Castello Sforzesco (The Sforza Castle), which was built in the 15th century by Francesco Sforza and has been at the heart of Milan’s history for centuries, is another city symbol that shouldn’t be missed in this list of best places to visit in Milan. It was initially used as a defensive castle, then as a house, and finally as a military citadel.

It is famous for having hosted Leonardo Da Vinci’s workshops during the Renaissance period.

It now houses the Civic Museums as well as one of the city’s most important artistic collections.

If you have the time and love art, I recommend taking a guided tour of the castle; there are always interesting temporary exhibitions inside. (Tickets and tour information are available here.)Sforza Castle in Milan

You can, however, simply stroll through the Castle’s courtyard and the Parco del Sempione, which surrounds the mighty walls of the castle and serves as the city’s green lung, as well as being a significant cultural and architectural attraction.

Both the courtyard and the park (Parco Sempione) are free to visit.

Arco della PaceParco del Sempione and Arco della Pace in Milan

From the Sforzesco Castle, crossing the famous Sempione Park, you will reach the Arco della Pace (the Arch of Peace). It was built in 1815 to seal the peace reached by European nations at the Congress of Vienna, and it is one of Milan’s most important neoclassical monuments. 

At the top of the monument is a group of bronze statues depicting the sestiga of peace, accompanied by four victories on horseback.

The Church of Santa Maria delle Grazie

Continue to Piazza Cadorna and take Via Magenta until you arrive in front of the Church of Santa Maria delle Grazie, one of the most distinctive Renaissance structures.

Santa Maria delle Grazie is without any doubt Milan’s most famous church, and it is home to one of the most beautiful masterpieces ever created, Leonardo da Vinci’s painting of the Last Supper.

The Last Supper, completed at the end of the fifteenth century, is one of Leonardo da Vinci’s most important masterpieces and one of the most famous works of the Italian Renaissance. The painting depicts the Last Supper, during which Jesus announces that he will be betrayed by one of his apostles, and winds around the figure of Christ positioned in the center of the apostles, who react to his words in groups of three with expressions of disbelief, fear, and emotion.

Leonardo da Vinci painted the Last Supper in the monastery’s refectory, which is now known as “Cenacolo” in honor of the masterpiece. Every year, thousands of tourists come to admire this painting, and because of the high number of tourists, you should plan your visit well in advance. Book your tickets here.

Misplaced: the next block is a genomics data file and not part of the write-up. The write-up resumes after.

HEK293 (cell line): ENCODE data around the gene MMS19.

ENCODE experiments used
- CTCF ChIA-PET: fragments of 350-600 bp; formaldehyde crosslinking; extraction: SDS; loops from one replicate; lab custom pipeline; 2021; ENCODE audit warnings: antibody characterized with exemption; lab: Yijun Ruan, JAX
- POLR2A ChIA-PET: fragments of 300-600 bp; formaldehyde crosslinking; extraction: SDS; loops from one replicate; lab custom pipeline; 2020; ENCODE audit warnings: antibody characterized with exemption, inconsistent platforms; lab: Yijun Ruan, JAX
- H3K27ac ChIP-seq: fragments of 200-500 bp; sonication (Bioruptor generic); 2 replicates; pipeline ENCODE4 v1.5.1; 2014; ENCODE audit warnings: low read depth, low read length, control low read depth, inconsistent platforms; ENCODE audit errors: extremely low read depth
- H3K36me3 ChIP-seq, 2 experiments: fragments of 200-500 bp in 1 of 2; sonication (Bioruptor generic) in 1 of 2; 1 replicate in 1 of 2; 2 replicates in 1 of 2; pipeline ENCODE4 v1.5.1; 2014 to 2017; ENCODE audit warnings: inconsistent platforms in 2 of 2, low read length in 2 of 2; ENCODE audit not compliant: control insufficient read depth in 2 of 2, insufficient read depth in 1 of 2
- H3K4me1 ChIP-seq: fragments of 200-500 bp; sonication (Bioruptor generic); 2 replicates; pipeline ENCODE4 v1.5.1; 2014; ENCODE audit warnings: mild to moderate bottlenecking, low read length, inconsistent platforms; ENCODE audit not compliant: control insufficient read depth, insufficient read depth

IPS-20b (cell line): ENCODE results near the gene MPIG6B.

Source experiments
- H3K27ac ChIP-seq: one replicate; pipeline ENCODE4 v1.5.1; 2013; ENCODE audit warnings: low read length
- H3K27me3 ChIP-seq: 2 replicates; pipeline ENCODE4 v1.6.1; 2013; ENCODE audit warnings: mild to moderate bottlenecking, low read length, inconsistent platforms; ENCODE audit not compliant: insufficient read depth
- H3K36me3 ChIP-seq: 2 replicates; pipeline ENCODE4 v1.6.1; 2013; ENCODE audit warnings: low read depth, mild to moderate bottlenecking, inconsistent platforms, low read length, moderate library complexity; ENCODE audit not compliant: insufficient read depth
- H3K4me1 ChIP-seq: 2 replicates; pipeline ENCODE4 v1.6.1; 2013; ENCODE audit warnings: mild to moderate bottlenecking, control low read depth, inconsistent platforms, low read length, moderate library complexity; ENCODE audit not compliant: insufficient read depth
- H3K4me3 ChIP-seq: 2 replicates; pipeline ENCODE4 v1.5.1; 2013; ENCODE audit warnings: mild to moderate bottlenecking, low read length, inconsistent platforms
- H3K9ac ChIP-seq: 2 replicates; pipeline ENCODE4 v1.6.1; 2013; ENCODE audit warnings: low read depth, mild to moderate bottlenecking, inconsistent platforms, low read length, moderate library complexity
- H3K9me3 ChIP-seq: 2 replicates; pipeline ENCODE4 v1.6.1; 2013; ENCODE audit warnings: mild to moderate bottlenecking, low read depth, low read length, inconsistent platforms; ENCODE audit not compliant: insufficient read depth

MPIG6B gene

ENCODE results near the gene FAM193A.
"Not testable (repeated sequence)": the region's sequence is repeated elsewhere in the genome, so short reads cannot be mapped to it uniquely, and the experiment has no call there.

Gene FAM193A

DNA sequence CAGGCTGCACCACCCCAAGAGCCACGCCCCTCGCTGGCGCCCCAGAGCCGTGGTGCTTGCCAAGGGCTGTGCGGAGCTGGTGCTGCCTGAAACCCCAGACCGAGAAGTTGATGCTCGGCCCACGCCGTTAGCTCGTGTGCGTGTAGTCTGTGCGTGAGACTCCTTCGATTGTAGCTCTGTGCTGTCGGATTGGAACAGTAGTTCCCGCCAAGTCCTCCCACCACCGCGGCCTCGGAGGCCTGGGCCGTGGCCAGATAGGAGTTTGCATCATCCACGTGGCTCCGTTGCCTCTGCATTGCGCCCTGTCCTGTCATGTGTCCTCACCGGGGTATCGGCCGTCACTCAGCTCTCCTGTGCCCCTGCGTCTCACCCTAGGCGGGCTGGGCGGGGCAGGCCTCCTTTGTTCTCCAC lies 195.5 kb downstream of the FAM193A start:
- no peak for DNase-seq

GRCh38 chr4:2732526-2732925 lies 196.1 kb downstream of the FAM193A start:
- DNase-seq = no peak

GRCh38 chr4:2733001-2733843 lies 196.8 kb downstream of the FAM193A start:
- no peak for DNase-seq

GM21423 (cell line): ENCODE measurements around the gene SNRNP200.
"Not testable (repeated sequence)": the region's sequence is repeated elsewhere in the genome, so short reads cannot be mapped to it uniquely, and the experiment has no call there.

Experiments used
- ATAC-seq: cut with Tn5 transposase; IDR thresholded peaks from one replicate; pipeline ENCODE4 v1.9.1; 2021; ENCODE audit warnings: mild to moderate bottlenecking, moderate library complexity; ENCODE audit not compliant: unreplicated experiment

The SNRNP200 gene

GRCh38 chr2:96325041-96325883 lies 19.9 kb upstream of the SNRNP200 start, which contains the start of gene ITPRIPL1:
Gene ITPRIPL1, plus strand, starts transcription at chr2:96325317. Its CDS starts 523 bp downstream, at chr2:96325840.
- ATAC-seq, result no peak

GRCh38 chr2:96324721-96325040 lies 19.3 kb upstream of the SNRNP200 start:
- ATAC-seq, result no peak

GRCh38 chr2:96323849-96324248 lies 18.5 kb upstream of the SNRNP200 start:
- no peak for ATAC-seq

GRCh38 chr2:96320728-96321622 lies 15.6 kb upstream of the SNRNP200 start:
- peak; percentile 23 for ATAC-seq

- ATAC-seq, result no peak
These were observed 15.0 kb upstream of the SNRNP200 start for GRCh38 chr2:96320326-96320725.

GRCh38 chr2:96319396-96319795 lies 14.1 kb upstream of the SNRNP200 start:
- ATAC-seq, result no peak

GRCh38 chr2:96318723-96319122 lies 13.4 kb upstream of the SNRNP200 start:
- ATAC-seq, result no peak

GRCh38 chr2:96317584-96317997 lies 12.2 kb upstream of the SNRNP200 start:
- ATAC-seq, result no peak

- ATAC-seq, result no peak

NavigliNavigli district Milan, Italy

Another place to visit in Milan is the Navigli district, which is crossed by canals. It’s one of the most beautiful and fascinating places in Milan!

Originally, this network of canals connected the Po River to the lakes of the region. They were also used to transport goods and water to and from Milan. Even the marble used in the construction of the Milan Cathedral was transported via these canals. The dam and lock system were designed by Leonardo da Vinci.

The Navigli has been transformed from a peripheral and degraded area into a hub of nightlife and evening entertainment as a result of recent redevelopment work. Every day, thousands of young people flock to the many clubs and restaurants.

Make sure to visit the Darsena, the city’s ancient port where the Naviglio Grande and Naviglio Pavese met. To get there, walk through Porta Ticinese until you reach Piazza XXIV Maggio.

It is best to visit at the end of the day for a long aperitivo or dinner. It’s a romantic area, especially at night, when the lights reflect on the canals and local life begins in the numerous bars and restaurants.

L.O.V.E.L.O.V.E. Piazza Affari Milan

If you have time during your visit to Milan, go to the square where Milan’s business operates to see a rather unique monument.

A magnificent 11-meter marble statue depicts a hand with all limbs eroded except the middle finger. It was created by Italian sculptor Maurizio Cattelan and can be found in Piazza Affari, directly in front of the Milan Stock Exchange headquarters.

This work, whose acronym is “Libertà, Odio, Vendetta, Eternità” (freedom, hate, revenge, eternity), has been located in front of the Milan Stock Exchange building since 2010 and provocatively addresses the architecture of Palazzo Mezzanotte’s twenty-year fascist period as well as the world of finance.

It was heavily criticized and was supposed to be removed only a few weeks later, but it has remained in place since 2010.

Milan Royal Palace

If you have enough time in Milan, I recommend visiting the Royal Palace of Milan. It is located right next to the Duomo and is little known by tourists.